As someone wise once said, “When everything feels like an uphill struggle, just think of the view from the top”. While the struggle is real, the longing to be on the mountains is stronger and it is this flaming passion for mountain ranges that triumphs over all the tiredness and exhaustion and fatigue. After another twenty minutes of scrambling onto rocks and stones, I reached a signpost which marked the final resting point before reaching the summit. Closer to the top, it was colder, the vegetation had changed and thick slabs of ice could be seen along the trails. A few other hiking trails had joined to form the final route to the highest point of Untersberg !
The sense of pride and achievement that comes with reaching a mountain summit cannot be explained in words. It is a feeling that is reserved for the privileged few. The magnificence of these grand and imposing mountain ranges dispelled my inner fears and the discomfort that had once afflicted me during my ascent. Instead, I felt happiness, a sense of satisfaction and humility in the presence of something that is so much more powerful and significant than I will ever be. The limestone ranges stretched for miles in all directions and the passing mist played hike and seek with the onlookers of the breathtaking scenery. If I could make some moments endless, if I could re-live a few hours of happiness while struggling to make ends meet at the city, I would close my eyes and think of the Untersberg ranges – placid, proud and perfect.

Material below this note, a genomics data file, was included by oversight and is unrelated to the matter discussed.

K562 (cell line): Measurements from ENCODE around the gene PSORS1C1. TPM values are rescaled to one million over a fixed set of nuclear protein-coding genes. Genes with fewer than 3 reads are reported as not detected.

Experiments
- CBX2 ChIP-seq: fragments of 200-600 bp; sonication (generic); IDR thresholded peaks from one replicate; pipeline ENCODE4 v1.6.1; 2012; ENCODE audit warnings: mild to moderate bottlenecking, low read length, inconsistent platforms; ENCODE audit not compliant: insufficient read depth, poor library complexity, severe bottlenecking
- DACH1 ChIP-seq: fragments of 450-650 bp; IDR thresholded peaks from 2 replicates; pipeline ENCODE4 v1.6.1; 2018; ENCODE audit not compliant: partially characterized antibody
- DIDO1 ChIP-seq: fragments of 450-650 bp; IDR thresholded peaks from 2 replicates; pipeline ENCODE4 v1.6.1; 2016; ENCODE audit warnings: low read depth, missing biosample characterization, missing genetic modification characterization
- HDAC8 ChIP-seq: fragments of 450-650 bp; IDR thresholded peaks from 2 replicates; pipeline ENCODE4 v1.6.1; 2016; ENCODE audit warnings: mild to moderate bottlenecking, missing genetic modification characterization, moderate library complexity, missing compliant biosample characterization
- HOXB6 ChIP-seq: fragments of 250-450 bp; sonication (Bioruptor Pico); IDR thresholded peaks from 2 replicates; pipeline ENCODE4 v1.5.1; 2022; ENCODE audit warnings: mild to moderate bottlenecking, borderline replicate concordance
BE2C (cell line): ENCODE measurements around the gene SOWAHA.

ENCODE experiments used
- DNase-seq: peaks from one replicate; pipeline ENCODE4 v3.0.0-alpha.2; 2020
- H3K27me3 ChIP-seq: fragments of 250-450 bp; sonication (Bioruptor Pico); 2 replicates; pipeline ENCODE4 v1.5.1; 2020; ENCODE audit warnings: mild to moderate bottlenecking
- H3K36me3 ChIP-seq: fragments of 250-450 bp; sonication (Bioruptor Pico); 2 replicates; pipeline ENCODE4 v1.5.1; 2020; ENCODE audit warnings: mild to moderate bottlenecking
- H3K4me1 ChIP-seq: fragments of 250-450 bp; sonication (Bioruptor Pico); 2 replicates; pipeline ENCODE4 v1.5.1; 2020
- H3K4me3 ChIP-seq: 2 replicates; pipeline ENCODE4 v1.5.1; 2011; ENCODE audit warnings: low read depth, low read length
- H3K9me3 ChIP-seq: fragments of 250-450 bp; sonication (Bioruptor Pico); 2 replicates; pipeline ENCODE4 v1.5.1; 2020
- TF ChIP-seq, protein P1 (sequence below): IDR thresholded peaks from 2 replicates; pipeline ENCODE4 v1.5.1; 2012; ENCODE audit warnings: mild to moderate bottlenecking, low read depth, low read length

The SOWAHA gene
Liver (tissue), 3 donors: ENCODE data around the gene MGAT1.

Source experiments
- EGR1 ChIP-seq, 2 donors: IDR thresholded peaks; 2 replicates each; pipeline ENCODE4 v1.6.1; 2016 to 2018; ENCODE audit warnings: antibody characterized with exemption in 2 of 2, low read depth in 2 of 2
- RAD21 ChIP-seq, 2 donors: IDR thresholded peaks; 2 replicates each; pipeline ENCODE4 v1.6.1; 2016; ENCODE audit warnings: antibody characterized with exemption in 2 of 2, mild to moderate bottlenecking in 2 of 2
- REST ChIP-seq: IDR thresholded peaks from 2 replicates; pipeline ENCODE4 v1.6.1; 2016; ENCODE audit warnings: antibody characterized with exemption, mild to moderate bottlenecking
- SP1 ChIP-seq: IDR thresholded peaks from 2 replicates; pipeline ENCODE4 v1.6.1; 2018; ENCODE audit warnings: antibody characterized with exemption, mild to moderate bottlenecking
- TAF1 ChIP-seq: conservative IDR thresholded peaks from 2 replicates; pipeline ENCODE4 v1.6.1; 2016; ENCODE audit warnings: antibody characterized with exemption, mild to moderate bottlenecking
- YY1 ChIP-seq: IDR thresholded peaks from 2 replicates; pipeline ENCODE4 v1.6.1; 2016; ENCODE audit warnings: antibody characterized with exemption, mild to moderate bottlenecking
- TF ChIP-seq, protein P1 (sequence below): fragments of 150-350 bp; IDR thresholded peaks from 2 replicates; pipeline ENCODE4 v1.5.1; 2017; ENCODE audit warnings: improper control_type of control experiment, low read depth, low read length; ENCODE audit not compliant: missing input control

“I want to see mountains again, Gandalf, mountains, and then find somewhere where I can rest. In peace and quiet, without a lot of relatives prying around, and a string of confounded visitors hanging on the bell. ” ―